In an age over-saturated with slick American teen drama series with a supernatural theme – many still characterised by the enduring influence of BUFFY and all of them hoping to be as long running as SUPERNATURAL – HEARTLESS is a distinctively Danish take on the form. Played commendably straight and without the smart-arse, self-aware humour that tends to dominate its U.S. equivalents, it’s an absorbing, if sometimes ponderous, eight-episode serial that has scope for further seasons.
In the early going of episode one, we witness photogenic teen twins Sofie (Julie Zangenberg) and Sebastian (Sebastian Jessen) luring and feeding in an almost vampiric fashion from an unfortunate young man in a nightclub who, as a result of their necessary act, promptly bursts into flames. The siblings have to feed on the life force of other people in order to survive and fatal consequences result if their feeding reaches a certain level. Sebastian, the more sensitive of the duo, wrestles with his own conscience of their activities, and together the twins set out to find out who and what they really are. They revisit the orphanage from which they originally ran away as infants, and discover that their mother attended an ultra-strict, rural boarding school. Joining as second year students, they learn about the dark history of the school itself – with the sadistic modern hierarchy carrying on old traditions of persecution and torture - and its inextricable links to their own bloodline.
Shot in muted tones and colours with the central school permanently enshrouded by mist, HEARTLESS is an atmospheric series built around a premise that inevitably echoes significant earlier American genre works. Sebastian (who tortuously reins in his need to feed wherever possible) gets the come-on from various girls at the school but his perfectly normal lustiness blurs with the unavoidable needs of his monstrous self when aroused, a la CAT PEOPLE. (The notion of a tortured, handsome male lead unable to fulfil romantic relationships due to the threat he poses, is of course, a throwback to BUFFY and ANGEL). The concept of family members with a desperate compulsion to feed on humans and a peculiarly incestuous relationship with each other has echoes of Stephen King’s far sillier SLEEPWALKERS. There are also CARRIE-inspired sub-plots involving the telekinetic powers of key secondary characters.
It could very easily be reincarnated as a generic, slick U.S. series, but the execution here is very Scandinavian. The tone is sombre and understated, with an underlying erotic charge and a real effort to minimise FX and melodrama in favour of a realistic approach to the potentially outlandish material. The backstory, including flashbacks to 17th century witch-hunts linked to the school principal’s three daughters, is effectively integrated into the contemporary narrative, and the performances are strong all round: the two leads are striking. For those that crave such things, there are occasional intrusions of predictably bad CGI fire and some fleeting, gratuitous shower-room nudity, but HEARTLESS has a beguiling style of its own, even when retreading age-old plot threads like the old “Only love can break the curse…” chestnut that we have seen in sundry earlier genre projects.
INTERVIEWS, FILM, BLU-RAY, DVD AND BOOK REVIEWS
BLU-RAY REVIEW – THE HILLS HAVE EYES – *****
Directed by Wes Craven. Starring Robert Houston, Dee Wallace, Susan Lanier, Michael Berryman, Janus Blythe. 89 mins Certificate: 18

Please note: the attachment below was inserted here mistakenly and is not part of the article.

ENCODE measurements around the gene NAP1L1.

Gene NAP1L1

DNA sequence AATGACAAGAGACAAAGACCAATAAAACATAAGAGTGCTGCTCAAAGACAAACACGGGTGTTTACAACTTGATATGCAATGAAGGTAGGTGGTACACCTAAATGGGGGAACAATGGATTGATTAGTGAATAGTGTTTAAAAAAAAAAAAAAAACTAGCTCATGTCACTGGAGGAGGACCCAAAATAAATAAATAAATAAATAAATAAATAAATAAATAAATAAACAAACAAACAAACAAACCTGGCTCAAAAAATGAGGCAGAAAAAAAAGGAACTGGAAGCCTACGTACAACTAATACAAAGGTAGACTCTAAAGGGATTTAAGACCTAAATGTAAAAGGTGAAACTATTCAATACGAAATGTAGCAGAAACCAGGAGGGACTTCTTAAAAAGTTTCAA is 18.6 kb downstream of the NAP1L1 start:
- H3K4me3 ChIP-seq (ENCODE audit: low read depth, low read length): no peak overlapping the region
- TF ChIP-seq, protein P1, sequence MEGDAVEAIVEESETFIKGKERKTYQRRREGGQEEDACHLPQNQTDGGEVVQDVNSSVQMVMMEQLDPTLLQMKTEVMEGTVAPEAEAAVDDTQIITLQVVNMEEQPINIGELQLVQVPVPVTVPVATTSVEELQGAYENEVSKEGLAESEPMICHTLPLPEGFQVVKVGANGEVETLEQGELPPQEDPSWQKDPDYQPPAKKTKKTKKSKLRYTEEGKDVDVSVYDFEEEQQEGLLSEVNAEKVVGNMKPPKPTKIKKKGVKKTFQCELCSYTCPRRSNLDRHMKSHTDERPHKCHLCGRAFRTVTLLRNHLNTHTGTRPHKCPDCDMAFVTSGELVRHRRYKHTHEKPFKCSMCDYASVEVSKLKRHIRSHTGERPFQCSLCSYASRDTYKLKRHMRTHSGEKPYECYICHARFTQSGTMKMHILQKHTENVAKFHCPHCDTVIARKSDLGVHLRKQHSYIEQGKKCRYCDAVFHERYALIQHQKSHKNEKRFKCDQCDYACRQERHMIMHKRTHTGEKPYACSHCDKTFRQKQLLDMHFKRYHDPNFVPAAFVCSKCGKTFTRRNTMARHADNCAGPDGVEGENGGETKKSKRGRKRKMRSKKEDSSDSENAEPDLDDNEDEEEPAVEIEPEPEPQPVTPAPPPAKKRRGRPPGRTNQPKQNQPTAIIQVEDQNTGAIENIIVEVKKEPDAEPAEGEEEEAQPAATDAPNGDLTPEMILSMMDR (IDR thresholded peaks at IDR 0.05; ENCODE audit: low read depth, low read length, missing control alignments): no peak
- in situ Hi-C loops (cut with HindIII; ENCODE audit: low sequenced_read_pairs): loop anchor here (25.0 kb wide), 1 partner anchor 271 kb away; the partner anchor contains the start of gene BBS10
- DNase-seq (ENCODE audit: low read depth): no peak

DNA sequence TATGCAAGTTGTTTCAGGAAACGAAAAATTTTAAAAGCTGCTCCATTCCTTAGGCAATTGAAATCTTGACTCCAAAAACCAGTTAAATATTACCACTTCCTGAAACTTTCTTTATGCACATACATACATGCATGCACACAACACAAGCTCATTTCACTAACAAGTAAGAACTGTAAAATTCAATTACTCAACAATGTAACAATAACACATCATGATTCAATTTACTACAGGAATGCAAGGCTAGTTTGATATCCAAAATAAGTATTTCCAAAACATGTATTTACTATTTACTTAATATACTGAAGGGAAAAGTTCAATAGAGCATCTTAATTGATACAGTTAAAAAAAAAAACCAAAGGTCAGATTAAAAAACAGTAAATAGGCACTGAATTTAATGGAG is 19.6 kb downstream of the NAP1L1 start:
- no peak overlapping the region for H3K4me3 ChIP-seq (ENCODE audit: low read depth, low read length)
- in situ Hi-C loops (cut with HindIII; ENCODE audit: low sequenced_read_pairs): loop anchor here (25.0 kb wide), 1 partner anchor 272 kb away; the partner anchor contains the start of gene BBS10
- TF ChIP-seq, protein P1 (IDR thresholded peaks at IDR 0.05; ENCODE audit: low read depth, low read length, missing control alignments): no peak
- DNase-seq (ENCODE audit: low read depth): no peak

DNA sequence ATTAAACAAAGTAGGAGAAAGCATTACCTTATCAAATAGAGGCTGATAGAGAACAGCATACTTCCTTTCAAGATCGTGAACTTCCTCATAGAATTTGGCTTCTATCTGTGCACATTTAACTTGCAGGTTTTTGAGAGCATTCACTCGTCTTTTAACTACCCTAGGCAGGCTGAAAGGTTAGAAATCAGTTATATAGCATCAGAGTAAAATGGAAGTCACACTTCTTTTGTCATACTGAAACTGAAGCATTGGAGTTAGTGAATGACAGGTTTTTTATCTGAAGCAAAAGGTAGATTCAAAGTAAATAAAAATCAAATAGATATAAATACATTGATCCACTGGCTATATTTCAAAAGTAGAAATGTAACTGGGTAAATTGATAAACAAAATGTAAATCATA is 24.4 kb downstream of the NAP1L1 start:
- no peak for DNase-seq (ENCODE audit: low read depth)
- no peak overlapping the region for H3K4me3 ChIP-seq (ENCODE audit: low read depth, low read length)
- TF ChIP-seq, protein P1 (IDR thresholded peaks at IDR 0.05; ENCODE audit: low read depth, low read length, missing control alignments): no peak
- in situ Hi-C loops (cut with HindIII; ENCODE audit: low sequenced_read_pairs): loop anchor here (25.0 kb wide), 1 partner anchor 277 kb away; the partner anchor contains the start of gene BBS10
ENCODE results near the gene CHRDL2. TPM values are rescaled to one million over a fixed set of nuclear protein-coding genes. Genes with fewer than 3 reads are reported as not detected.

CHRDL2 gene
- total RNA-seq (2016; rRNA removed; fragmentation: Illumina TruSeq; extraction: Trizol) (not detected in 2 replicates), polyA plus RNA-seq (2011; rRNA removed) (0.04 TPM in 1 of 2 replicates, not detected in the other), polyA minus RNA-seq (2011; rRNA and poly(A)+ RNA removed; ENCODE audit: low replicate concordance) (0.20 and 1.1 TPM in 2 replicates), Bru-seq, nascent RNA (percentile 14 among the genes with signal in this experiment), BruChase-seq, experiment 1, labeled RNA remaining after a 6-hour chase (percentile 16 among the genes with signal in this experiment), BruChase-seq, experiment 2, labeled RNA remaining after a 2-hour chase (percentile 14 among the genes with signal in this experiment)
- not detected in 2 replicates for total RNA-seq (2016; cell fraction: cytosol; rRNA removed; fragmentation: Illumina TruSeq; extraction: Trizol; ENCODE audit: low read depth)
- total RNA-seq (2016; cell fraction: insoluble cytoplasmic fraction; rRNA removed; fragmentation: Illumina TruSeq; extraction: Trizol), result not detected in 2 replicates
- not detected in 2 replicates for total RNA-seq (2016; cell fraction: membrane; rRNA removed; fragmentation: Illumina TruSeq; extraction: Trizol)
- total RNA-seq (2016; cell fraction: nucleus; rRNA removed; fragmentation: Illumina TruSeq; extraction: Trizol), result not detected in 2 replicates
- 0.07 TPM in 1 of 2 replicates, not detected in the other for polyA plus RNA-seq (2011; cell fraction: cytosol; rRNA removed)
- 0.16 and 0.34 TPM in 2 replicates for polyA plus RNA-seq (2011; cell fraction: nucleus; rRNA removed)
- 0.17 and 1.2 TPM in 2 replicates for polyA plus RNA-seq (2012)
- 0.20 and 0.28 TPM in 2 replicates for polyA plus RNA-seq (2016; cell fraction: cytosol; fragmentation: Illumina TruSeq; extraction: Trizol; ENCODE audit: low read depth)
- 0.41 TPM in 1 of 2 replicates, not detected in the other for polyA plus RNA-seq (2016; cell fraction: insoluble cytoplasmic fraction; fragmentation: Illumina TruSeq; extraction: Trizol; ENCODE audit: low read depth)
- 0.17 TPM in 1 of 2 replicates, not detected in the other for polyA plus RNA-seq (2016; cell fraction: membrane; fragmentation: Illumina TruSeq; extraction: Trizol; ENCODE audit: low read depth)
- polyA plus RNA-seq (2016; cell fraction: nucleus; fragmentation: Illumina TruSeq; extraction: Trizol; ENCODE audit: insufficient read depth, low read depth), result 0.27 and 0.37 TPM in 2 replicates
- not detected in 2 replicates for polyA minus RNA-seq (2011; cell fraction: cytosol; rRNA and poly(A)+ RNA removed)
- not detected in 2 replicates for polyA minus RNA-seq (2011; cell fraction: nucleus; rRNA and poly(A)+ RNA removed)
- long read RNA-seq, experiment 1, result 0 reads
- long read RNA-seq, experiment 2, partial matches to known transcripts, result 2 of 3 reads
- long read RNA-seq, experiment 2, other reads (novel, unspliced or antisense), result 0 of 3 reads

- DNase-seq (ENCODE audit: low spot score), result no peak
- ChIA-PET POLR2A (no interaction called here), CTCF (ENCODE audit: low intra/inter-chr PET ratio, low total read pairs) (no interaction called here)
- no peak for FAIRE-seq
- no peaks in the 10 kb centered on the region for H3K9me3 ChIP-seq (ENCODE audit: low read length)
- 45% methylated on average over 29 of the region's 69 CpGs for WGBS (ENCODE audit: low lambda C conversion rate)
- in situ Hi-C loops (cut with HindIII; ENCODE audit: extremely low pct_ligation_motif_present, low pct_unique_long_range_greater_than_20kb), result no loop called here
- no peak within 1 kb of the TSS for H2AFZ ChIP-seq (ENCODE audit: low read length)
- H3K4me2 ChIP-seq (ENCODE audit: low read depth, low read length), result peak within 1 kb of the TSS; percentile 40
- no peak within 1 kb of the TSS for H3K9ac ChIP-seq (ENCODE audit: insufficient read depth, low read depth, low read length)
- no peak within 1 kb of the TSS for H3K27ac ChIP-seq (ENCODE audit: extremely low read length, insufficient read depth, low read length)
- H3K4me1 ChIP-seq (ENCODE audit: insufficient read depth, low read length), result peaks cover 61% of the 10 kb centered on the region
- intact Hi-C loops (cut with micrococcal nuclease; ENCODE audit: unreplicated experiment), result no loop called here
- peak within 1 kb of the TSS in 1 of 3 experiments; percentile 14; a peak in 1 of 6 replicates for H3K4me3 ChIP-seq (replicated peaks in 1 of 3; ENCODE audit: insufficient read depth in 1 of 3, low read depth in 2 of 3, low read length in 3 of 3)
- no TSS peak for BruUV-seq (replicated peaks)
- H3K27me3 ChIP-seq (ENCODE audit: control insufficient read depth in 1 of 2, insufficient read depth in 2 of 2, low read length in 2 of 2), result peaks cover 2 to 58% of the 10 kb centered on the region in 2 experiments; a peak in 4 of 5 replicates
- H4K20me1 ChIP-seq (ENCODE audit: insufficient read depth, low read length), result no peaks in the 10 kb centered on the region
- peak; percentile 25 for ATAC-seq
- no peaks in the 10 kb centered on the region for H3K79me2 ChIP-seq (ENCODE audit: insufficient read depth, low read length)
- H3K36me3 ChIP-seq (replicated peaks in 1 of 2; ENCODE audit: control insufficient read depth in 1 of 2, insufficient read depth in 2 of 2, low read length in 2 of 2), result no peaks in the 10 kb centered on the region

Released by Arrow Video on 3rd October 2016
Following the notoriety of THE LAST HOUSE ON THE LEFT, Wes Craven was assigned by producer Peter Locke to come up with something in a similarly gruesome vein, with an eye to achieve similar controversy-enhanced profit margins. Inspired to a large degree by the Sawney Bean legend (and the parallels between those committing the atrocities and those doling out the “justice”), THE HILLS HAVE EYES was the filmmaker’s second “legitimate” directorial effort. Equipped with a professional cast and a bigger budget, while ditching both the misguided “comic relief” and cruder exploitation movie elements of LAST HOUSE, Craven made a taut and highly suspenseful variation on the central theme of his incendiary breakthrough movie. It was another opportunity to expose the underlying savagery existing within us all, appearing in its purest form when a nice white bread American family are threatened by an in-bred family of cannibals.
As with LAST HOUSE, Craven’s film follows the subversive trend of modern American horror by letting so much of the horror unfold in broad daylight. The familiar on-screen advice of “Stay on the main road” (not heeded) signifies that HILLS is a keynote film in the cycle of 1970’s U.S. genre films presenting city folk vastly out of their depth when confronted by both a remote natural location and an antagonist that they cannot understand - though will match (and perhaps exceed) in terms of barbaric violence when it comes to the fight for survival. The fears of the Carter family matriarch reflect the film’s relation to the concurrent revolt-of-nature cycle that also dominated 70’s horror: she speaks nervously of over-sized rattlesnakes in the unfamiliar desert area, while the others yearn for the showers, Gin & Tonic’s and cheeseburgers which represent their “normality”.
The set-up, of course, specifically duplicates the basic scenario at the core of endless movies from DELIVERANCE through to the WRONG TURN franchise. As with LAST HOUSE, a special family occasion provides the backdrop for a drama of escalating cruelty: in place of Mari Collingwood’s milestone birthday, here the central married couple are celebrating their 25th wedding anniversary. The script displays Craven’s proven skill for pithy characterisation and witty observational detail; particularly when it comes to his characteristically cynical portrayal of adult characters.